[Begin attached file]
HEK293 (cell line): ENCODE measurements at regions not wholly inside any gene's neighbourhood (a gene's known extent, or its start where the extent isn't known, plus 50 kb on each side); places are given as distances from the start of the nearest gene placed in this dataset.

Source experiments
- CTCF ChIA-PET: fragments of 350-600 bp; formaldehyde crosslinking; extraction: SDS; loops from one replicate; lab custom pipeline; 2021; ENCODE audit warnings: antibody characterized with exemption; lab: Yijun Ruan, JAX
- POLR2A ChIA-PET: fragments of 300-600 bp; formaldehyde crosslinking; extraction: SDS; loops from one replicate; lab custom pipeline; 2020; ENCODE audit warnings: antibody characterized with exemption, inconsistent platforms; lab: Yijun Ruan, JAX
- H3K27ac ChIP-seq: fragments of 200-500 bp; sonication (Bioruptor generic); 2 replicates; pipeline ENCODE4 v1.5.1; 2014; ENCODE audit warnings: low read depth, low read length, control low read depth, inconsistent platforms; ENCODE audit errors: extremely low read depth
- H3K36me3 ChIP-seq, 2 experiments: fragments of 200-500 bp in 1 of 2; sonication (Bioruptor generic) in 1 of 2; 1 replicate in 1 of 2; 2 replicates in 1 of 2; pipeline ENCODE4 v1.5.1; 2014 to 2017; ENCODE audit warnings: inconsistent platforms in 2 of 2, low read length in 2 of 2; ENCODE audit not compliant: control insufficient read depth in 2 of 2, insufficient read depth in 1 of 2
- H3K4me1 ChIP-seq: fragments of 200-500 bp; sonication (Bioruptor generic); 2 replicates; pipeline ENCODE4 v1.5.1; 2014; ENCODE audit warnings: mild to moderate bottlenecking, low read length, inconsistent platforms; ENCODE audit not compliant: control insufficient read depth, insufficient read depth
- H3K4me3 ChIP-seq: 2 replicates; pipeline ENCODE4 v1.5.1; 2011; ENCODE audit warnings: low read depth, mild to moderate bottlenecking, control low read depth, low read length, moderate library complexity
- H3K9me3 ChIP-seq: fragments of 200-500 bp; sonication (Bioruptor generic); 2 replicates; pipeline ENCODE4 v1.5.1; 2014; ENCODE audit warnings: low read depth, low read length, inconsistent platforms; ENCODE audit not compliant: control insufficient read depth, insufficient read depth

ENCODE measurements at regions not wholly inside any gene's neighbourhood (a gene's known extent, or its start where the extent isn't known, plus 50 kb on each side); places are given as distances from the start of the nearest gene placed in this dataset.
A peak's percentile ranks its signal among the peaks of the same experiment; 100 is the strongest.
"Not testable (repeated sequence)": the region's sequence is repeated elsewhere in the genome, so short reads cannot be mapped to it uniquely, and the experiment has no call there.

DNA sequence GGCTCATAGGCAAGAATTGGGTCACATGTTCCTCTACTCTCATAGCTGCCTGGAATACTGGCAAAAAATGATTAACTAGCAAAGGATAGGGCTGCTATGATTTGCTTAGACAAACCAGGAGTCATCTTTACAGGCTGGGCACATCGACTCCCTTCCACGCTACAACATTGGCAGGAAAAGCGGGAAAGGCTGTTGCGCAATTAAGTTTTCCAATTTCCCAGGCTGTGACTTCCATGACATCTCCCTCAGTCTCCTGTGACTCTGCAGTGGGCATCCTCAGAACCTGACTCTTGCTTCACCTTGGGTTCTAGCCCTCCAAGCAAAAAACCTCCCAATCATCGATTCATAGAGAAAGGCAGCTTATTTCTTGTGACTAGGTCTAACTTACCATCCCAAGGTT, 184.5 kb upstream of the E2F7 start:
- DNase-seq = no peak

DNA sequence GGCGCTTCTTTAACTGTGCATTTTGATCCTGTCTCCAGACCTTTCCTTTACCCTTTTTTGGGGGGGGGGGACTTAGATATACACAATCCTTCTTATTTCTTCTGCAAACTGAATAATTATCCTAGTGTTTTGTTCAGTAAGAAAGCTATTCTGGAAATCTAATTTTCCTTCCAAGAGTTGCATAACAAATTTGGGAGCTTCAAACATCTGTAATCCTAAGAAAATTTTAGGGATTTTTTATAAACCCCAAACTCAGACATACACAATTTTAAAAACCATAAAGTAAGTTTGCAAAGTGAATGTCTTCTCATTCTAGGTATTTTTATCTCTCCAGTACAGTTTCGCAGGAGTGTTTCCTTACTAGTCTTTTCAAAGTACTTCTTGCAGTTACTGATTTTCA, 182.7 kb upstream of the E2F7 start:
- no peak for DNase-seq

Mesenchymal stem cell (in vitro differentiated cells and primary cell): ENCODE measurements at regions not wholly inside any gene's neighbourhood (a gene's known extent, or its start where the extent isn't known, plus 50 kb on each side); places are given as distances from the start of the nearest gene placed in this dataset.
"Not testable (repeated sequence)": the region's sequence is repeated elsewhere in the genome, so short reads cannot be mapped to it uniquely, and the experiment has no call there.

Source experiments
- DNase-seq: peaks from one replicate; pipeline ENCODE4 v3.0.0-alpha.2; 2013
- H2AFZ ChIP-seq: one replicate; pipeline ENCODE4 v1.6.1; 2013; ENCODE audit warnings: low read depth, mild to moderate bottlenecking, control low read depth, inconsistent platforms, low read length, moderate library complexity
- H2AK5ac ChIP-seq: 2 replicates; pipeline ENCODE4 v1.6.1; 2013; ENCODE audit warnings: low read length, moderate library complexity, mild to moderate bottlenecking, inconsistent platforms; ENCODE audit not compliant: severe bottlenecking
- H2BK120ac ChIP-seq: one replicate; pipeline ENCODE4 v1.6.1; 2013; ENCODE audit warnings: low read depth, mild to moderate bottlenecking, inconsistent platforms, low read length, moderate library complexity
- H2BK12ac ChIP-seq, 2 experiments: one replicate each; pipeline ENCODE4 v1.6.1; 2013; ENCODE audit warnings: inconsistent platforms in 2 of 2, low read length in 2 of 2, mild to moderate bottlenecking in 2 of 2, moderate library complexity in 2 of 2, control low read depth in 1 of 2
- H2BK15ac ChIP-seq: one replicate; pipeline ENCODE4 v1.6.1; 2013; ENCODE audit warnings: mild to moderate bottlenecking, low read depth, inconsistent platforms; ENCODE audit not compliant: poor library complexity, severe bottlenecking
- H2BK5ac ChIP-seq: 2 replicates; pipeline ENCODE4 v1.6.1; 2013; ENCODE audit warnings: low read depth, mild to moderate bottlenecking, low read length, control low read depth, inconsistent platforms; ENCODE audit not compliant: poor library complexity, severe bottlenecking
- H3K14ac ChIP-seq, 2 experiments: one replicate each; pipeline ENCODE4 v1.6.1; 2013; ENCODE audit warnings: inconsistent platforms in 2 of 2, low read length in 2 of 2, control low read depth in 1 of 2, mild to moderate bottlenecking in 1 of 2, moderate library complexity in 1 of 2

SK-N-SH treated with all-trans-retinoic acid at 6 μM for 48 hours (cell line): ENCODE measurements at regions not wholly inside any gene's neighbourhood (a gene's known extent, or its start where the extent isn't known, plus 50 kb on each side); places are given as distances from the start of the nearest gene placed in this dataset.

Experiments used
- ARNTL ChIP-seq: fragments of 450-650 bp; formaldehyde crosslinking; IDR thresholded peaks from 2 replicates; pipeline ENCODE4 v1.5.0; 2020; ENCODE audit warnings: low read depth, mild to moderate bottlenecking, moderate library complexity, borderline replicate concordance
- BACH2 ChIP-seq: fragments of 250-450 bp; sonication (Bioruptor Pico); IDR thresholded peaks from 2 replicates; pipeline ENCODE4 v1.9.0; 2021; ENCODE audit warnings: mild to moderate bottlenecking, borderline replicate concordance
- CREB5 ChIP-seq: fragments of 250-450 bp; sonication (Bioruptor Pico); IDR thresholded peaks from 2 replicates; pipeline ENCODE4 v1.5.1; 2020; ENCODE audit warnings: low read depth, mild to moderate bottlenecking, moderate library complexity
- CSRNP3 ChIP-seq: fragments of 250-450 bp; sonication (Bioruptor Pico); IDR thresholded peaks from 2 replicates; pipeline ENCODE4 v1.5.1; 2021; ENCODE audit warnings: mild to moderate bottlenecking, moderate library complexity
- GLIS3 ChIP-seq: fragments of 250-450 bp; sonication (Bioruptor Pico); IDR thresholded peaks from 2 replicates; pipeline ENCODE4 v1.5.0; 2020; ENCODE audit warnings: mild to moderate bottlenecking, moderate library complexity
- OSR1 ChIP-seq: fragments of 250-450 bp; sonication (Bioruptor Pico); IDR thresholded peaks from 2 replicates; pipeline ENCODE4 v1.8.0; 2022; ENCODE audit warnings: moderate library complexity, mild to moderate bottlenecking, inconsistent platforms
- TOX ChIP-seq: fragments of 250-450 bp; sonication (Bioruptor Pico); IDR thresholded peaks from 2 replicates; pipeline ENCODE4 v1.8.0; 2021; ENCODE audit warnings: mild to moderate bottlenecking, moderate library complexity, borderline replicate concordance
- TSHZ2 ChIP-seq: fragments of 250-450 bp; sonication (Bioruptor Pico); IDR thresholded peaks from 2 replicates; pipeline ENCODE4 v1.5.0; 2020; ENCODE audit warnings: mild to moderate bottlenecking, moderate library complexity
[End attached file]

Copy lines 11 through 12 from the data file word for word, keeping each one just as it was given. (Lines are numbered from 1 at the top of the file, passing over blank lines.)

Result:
A peak's percentile ranks its signal among the peaks of the same experiment; 100 is the strongest.
"Not testable (repeated sequence)": the region's sequence is repeated elsewhere in the genome, so short reads cannot be mapped to it uniquely, and the experiment has no call there.